Please remove duplicate log ins As part of an upgrade to PistonHeads, we need you to go to the Classifieds Preferences page and choose your unique login by 31st of October

Hide Do it now

PH Blog


Friday 11th May 2012


Garlick's impressed by the SLS's usability but bemoans the loss of the fear factor

These days you really can have it all, your coffee can have extra everything, you can send an email from a park bench and you don’t need to leave home to do the weekly shop. Long gone are the days when you needed a specific tool for a specific job, or had to choose what you wanted an item to do.

Neighbours 'delighted' by another noisy V8
Neighbours 'delighted' by another noisy V8
About six years ago I had my first drive of a Lamborghini after years of dreaming about the Countach and being in no doubt that a Diablo would kill me immediately due to my lack of driving prowess. I was nervous as my drive was to take me down a soaking wet motorway from Manchester to London and the car I was driving was a Gallardo with E-gear and it was ... easy. Too easy. Audi climate control kept the screen clear, I could see out of the large mirrors, the ’box was simple to use and it was all rather pleasant. Within 30 minutes I was listening to Radio 2 with relaxed posture and that was that. Sure it would go fast but it was happy playing the role of cruiser. Try that in a Countach. It seems the modern mainstream supercar has become a very simple tool to use; there are exceptions of course but I’m speaking broadly.

SLS truly great but TVR still thrills
SLS truly great but TVR still thrills
Right now there is an SLS Roadster sitting in the PH car park which has 571hp from a rather vocal V8, it can travel at 197mph and gets to 60mph in 3.8 seconds. If I handed the keys to my nan (who has an automatic only licence) she could drive it home happily holding up queues of traffic at 22mph as she peers over the wheel. It’s that easy to drive. I love the SLS with all my heart and scariness is merely a few button presses away, but this is a genuine supercar you could drive with one arm on the armrest, at 30mph listening to The Archers without breaking a sweat. (Or go to the ’ring and lap in 7:40, same as a 911 GT3 – Ed.)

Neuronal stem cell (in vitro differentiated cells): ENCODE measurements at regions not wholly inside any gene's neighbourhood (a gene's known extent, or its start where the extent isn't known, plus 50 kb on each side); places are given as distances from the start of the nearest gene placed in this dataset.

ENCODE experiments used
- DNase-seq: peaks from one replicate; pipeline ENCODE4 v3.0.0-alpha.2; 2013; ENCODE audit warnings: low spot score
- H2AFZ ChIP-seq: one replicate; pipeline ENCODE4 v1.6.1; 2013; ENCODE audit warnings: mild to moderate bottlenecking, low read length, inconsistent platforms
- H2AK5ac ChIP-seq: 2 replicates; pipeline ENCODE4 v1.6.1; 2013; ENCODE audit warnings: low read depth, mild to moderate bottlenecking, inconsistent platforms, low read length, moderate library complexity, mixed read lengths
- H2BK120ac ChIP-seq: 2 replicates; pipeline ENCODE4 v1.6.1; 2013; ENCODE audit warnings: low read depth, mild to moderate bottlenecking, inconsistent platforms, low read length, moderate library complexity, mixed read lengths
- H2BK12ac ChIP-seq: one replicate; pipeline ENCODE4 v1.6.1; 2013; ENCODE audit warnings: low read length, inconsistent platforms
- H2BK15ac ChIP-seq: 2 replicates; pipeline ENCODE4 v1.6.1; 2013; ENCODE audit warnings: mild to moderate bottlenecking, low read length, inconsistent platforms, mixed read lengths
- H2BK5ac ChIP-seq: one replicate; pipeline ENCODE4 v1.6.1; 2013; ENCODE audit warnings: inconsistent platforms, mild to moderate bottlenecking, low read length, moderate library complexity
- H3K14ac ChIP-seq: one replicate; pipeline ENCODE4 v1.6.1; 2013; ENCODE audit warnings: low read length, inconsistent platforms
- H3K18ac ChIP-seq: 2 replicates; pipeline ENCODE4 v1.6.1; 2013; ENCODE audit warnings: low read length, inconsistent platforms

A few weeks prior I was in a Caterham for the commute. It was hot, it was loud, the clutch hated traffic and the harnesses ruined my shirt. When I finally managed to prise myself out of it my clothes smelt of exhaust fumes. You were left in no doubt as to the fact that you were driving something made for track use before road use. Same goes for the TVR in a way, the clutch gets a bit upset with too much crawling traffic, the cabin gets hot and it still commands my respect in damp corners to this day. But, if I want to travel any distance in comfort I’ll take the Lexus, the TVR isn’t owned as a do-it-all car.

Not quite as user friendly but more thrilling
Not quite as user friendly but more thrilling
In an age where anything and everything is possible I miss the reputation that supercars used to have. When I take one out I want it to make me sweat, I want it to make my palms sticky and for it to sit on the drive growling as it scares pedestrians and gives the impression it wants to kill me and run off with the Mrs. I’m not sure I’m ready to have my flat white extra shot in a cupholder next to my iPhone as the car drives me along in comfort at 180mph while I rush back to meet the chap from Ocado … not yet anyway.


Author: Garlick